opens Washington Post app

closes Washington Post app

sets iPad on fire

(please hold while the administrator increases my upload quota…)

When you receive a commission asking: 'Please could you paint a Friday night at pub kicking out time, with all the fights, kebabs, and throwing up in gutters, but in the style of the Bayeux Tapestry?'

A fine example of what I can only describe as avant-Romanesque by Jim'll Paint It.

jimll.co.uk/

re: Linguistic historical musings 

@nastja @blinry Yeah for sprouting, I grow them until about this stage or a little later, then I shave them off the mesh with a knife. Nice in salads. You can also pull them and then snip the roots that were sitting in the water, but shaving is easier (you have to have a sharp knife, though). Since they have gel seeds they're also nice in salad dressing, and if you've ever had chia seed drinks and you like the texture, basil seeds in lemonade is really nice!

@phooky Just make sure they’re not carpenter bees, which look a lot like bumble bees but drill large destructive holes into anything wood like for instance window frames. And they come back every year to lay eggs in the same space. They leave tell tale piles of sawdust.

This morning I deleted my last DO hosted server. On-prem is the new cloud.

I got the Dutch vaccine, so I get to skip inburgering, right? πŸ‡³πŸ‡±β€‹πŸ’‰β€‹

@blinry According to this random internet person, vermiculite retains more water, perlite is better for drainage. I tend to get fungus gnats in my indoor plants, so I picked perlite to hopefully reduce the chance of standing water. And I'm using perlite for outdoor plants, as well, because with all the rain we get here drainage is a priority. gardenbetty.com/perlite-vs-ver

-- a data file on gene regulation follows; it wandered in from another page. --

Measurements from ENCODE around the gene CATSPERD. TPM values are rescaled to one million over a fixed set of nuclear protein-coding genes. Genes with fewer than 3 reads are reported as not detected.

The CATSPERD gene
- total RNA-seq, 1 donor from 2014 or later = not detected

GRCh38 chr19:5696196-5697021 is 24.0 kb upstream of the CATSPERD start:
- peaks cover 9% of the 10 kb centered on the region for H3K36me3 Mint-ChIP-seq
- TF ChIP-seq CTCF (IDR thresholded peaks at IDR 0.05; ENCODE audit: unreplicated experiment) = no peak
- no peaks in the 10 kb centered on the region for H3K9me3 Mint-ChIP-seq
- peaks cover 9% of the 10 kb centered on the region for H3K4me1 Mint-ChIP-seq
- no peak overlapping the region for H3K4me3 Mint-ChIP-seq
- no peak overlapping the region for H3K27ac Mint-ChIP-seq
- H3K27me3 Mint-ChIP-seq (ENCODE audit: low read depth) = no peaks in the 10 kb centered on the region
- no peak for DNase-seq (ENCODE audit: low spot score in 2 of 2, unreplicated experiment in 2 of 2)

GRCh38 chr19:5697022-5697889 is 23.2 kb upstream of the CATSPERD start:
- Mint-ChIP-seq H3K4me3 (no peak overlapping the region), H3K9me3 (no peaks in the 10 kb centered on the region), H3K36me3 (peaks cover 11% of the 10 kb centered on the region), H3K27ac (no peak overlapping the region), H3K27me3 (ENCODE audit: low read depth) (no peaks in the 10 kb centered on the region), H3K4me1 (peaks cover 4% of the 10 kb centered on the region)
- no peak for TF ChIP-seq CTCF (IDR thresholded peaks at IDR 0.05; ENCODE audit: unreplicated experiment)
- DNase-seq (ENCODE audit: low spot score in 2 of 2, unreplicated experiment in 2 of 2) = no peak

@nastja @blinry Here’s some okra, amaranth, papalo, and culantro sprouting in Mel’s Mix, with just a thin layer of extra coconut coir over the top to hold in moisture. So far I’m getting faster and more reliable germination compared to potting soil, and bonus - no mold.

@nastja @blinry I don’t think seeds that particular. Here’s some basil sprouting on metal mesh. To be fair they were being rinsed twice a day and covered in between. Sprouts will grow to the two-leaf stage with no nutrients, but for mature leaves to form they’ll need something.

@blinry I plan to use worm castings for the compost, but my worms died over the winter this year and the new ones are lazy, so my worm factory hasn't been very productive so far. I tried to mix pellet fertilizer with potting soil for the compost part, but it's really not the same -- whenever I do add a topdressing of worm casting to my plants they have a burst of growth, so clearly that's what they really want.

@blinry Sounds like my experiments right now! This mix sounds very close to "Mel's Mix" which is used for square foot gardening. 1:1:1 vermiculite : peat moss : compost. But you can switch the vermiculite with perlite for better drainage, and peat moss for coconut coir. I decided to try it when I found this post from someone who tested it against some others: journeywithjill.net/gardening/

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